Mike and Sandy Schoeppner restored their 1910 Dutch street organ. Photo by Kathy Feist
Neighbors treated to Dutch street organ recital
By Kathy Feist
Historic photo courtesy Mike Schoeppner
Underneath Sunday’s bright blue sky, south Kansas Citians fished, golfed, and bicycled. A few strapped kayaks to the tops of their cars and headed to a nearby lake. But somewhere on a shaded front yard, 20 neighbors gathered—while keeping their distance due to the coronovirus—for an outdoor concert featuring an antique Dutch street organ.
Wearing red suspenders, a Dutch fisherman’s hat and wooden Dutch shoes, owner Mike Schoeppner proudly stood by as neighbors took turns cranking out tunes from behind the organ’s pastel painted wood façade. As they turned a large wheel, air filled the organ’s bellows, a punch card traveled through a reading mechanism and the sound of old-time tunes and polkas drifted across the expansive lawn and into the streets welcoming visitors to a carefree past and present.
“This thing is just phenomenal!” exclaimed one volunteer, somewhat winded from the experience.
Schoeppner and his wife Sandy have been collecting and restoring antique mechanical music machines such as street organs, music boxes, and phonographs since the 1980s. This particular organ, a Stelleman, was purchased in 2010 and over the course of four years, painstakingly restored to its 1932 street organ configuration. “We took apart every last screw and bolt,” said Mike, a retired electronics engineer.
The Dutch street organ is a rare find in the United States, but heavily collected and documented in Holland. The Schoeppner’s organ has been traced to its beginnings in Belgium as a 1910 dance hall orchestral organ. After World War I, it was converted to a smaller, but more mobile, street organ that roamed the streets of Rotterdam, Holland, until 1938. The organ was then switched to traveling carnival use and moved around the Netherlands with the Dalstra Bros Carousel for many years. But the frequent travel on and off boats and across the countryside took its toll. In 1964, the dilapidated music machine was imported to the United States where it exchanged hands several times.
When the Schoeppners purchased it from an estate in Georgia, the wood façade was mostly rotted away, as was the leather, glue and rubber tubing within the mechanisms. But the wood pipes were in good shape, according to Mike. He replaced all the rubber tubing and leather parts, and refinished the worn wood grain to pristine condition.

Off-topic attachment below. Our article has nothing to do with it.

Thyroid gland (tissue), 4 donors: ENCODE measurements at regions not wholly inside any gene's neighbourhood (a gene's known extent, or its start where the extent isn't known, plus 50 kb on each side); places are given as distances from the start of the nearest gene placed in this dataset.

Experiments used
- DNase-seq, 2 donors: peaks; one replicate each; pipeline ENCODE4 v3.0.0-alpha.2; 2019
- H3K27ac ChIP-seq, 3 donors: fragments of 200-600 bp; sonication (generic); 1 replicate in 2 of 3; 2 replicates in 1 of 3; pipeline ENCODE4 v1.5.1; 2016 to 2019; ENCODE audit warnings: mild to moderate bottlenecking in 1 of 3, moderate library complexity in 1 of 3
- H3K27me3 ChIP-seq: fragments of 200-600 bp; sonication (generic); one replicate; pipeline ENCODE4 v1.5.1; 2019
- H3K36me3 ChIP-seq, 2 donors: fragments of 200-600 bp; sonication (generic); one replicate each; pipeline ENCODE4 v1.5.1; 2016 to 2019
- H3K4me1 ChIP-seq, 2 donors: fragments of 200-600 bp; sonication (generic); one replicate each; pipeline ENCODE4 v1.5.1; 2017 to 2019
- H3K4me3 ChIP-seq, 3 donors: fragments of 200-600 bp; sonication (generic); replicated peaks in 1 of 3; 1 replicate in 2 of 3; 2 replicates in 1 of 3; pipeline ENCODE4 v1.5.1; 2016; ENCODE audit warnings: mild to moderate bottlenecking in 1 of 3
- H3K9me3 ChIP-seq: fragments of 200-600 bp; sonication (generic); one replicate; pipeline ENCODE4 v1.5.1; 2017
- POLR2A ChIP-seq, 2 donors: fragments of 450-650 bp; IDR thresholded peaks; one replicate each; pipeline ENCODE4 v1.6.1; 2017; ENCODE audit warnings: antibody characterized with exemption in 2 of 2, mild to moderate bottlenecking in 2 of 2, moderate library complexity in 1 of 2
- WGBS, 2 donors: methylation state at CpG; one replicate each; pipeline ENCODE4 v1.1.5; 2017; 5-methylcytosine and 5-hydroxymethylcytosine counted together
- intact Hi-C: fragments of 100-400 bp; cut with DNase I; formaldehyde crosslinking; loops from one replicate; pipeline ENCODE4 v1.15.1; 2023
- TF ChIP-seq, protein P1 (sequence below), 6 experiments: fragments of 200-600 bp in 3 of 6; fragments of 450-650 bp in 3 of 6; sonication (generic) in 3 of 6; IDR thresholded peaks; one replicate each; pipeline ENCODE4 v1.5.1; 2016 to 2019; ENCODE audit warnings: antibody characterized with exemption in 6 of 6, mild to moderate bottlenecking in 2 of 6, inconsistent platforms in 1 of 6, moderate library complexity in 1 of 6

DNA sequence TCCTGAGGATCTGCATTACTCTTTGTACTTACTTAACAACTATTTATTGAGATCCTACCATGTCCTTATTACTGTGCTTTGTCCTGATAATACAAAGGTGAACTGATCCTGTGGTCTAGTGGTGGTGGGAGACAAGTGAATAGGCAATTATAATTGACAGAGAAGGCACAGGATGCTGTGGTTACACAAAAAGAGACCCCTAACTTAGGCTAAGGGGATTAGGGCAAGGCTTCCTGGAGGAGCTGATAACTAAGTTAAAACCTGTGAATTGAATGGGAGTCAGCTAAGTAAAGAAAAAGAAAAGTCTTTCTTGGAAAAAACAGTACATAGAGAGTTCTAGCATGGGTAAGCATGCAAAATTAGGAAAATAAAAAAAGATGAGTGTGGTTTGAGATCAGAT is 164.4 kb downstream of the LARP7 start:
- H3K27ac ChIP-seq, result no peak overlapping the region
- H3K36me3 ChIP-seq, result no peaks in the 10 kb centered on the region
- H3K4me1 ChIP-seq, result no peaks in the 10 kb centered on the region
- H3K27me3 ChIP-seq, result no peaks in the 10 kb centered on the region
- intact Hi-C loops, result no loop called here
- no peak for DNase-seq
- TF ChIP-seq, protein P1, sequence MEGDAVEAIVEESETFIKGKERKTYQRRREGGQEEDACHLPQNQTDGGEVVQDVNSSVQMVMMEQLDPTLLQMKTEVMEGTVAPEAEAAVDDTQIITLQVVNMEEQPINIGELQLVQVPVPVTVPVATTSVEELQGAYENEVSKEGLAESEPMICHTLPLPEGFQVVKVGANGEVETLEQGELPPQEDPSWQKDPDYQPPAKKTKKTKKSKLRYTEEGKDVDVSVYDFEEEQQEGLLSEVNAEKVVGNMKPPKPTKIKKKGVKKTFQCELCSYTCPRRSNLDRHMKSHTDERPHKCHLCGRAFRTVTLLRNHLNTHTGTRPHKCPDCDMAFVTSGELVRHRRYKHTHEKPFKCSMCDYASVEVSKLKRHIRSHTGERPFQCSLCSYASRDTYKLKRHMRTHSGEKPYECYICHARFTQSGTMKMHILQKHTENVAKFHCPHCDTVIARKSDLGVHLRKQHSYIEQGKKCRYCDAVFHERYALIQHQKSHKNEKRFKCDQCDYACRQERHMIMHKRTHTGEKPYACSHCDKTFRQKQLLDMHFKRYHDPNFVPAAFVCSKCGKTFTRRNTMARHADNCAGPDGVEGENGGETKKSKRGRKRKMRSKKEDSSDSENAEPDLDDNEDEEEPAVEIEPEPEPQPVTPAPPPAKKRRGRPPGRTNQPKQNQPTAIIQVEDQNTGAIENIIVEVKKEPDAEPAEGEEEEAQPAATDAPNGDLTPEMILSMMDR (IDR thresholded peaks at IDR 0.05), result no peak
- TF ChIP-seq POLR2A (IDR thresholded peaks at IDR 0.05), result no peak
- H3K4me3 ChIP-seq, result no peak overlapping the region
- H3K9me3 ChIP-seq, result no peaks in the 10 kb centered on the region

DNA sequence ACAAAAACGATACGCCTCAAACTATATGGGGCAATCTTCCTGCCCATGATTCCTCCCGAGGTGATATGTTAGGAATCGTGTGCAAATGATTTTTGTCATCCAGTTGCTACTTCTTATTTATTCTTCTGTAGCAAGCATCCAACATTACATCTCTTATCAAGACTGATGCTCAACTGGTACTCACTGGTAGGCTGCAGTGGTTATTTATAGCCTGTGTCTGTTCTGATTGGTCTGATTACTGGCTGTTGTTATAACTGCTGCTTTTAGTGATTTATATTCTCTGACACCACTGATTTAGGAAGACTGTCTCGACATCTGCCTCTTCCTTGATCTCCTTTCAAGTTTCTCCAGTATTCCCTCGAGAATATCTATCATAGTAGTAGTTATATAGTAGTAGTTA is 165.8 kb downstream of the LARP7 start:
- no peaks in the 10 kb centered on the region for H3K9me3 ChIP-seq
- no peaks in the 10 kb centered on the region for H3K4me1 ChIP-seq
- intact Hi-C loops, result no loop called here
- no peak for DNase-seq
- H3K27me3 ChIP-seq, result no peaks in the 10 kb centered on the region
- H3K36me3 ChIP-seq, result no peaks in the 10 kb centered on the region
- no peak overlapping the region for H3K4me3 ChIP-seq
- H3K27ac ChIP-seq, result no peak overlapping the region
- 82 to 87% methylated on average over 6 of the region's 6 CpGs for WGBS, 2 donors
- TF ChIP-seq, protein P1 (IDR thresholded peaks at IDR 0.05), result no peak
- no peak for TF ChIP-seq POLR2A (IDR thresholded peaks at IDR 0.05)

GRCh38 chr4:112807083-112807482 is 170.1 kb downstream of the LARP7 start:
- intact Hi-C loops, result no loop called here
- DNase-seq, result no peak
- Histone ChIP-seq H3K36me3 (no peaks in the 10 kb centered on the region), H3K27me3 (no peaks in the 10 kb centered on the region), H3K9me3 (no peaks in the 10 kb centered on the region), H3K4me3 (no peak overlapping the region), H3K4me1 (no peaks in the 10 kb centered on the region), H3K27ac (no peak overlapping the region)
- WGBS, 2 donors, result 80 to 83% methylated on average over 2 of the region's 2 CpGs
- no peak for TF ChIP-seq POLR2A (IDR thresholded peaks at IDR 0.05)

After restoring the organ, Mike and Sandy rebuilt the façade by making rubber molds of some of its parts in order to recast it. Sandy painted the façade a pastel blue and incorporated scenes from Holland. Their daughter, a former Disney artist, painted tulips. Wooden wheels, recreated by an Amish craftsman in Pennsylvania, were attached to the wooden cart which Mike reframed and built.
Before and after photos of the restored street organ.
There were 15 music books (similar to player piano rolls) that came with the organ. Damaged, they were sent to Holland to be restored. Fifteen additional tunes were purchased, including a few customized arrangements requested by the Schoeppners.
Finally, in 2015, the Dutch street organ was played for the first time in 50 years, thus making its official US debut.
With new tunes and a dazzling newly restored organ, the Schoeppners have taken their pride and joy to the streets, so to speak, showcasing the instrument at a German festival in Milwaukee and an Irish festival in Arkansas and street organ rallies across the country. Locally, it’s appeared at a public library. Mike says he wouldn’t mind showcasing it in the area more often and will keep our readers abreast of any public concerts. Based on the enthusiastic response to the concert video posted on Martin City’s Facebook page, the concert would be very well received by the Kansas City audience. (A newer video from the performance is posted below.)